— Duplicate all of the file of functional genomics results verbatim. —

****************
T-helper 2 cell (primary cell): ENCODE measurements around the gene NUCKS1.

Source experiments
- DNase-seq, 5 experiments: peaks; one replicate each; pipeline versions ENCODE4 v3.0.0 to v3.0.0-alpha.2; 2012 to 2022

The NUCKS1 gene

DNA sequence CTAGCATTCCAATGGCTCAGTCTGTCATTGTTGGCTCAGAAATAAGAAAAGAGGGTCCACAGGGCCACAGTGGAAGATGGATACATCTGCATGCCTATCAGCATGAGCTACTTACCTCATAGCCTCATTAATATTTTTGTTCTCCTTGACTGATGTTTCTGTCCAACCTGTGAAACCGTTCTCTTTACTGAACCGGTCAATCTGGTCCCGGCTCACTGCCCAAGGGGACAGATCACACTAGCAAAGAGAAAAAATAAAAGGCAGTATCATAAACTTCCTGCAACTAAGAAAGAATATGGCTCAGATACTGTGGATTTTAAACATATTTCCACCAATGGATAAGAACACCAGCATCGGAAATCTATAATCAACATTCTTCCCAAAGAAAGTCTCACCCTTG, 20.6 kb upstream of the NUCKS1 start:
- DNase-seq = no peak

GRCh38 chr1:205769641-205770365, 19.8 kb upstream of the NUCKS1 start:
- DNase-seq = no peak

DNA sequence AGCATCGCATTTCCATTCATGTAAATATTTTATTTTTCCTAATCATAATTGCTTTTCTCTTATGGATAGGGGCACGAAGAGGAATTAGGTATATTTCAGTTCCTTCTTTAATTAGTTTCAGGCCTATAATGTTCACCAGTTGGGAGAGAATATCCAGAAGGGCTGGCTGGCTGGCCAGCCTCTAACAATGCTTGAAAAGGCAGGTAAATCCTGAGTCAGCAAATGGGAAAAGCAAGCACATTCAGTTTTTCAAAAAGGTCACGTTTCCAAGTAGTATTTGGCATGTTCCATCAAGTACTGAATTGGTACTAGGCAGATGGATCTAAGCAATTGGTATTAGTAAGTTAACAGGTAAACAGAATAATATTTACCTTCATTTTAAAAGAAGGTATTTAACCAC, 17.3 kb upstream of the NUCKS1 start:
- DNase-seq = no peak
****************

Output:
T-helper 2 cell (primary cell): ENCODE measurements around the gene NUCKS1.

Source experiments
- DNase-seq, 5 experiments: peaks; one replicate each; pipeline versions ENCODE4 v3.0.0 to v3.0.0-alpha.2; 2012 to 2022

The NUCKS1 gene

DNA sequence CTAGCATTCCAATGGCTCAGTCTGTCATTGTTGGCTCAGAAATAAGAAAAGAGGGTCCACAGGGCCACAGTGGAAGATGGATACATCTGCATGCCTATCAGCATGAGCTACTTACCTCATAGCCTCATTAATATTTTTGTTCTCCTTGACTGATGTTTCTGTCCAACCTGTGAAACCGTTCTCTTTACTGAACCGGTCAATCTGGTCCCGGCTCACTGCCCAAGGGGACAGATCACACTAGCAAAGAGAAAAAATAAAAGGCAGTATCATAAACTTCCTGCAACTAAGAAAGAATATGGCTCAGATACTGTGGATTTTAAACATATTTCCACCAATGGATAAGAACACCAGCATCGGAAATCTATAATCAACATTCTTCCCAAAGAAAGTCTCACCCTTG, 20.6 kb upstream of the NUCKS1 start:
- DNase-seq = no peak

GRCh38 chr1:205769641-205770365, 19.8 kb upstream of the NUCKS1 start:
- DNase-seq = no peak

DNA sequence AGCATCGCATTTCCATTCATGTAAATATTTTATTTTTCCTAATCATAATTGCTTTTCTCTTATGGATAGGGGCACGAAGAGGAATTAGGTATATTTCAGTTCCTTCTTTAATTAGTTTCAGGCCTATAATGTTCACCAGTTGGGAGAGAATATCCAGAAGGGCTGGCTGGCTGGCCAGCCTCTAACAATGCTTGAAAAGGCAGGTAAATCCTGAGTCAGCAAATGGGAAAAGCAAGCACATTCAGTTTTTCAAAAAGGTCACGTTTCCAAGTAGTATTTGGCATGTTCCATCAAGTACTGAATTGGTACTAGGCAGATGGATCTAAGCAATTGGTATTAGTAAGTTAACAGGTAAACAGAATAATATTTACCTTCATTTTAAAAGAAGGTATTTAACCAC, 17.3 kb upstream of the NUCKS1 start:
- DNase-seq = no peak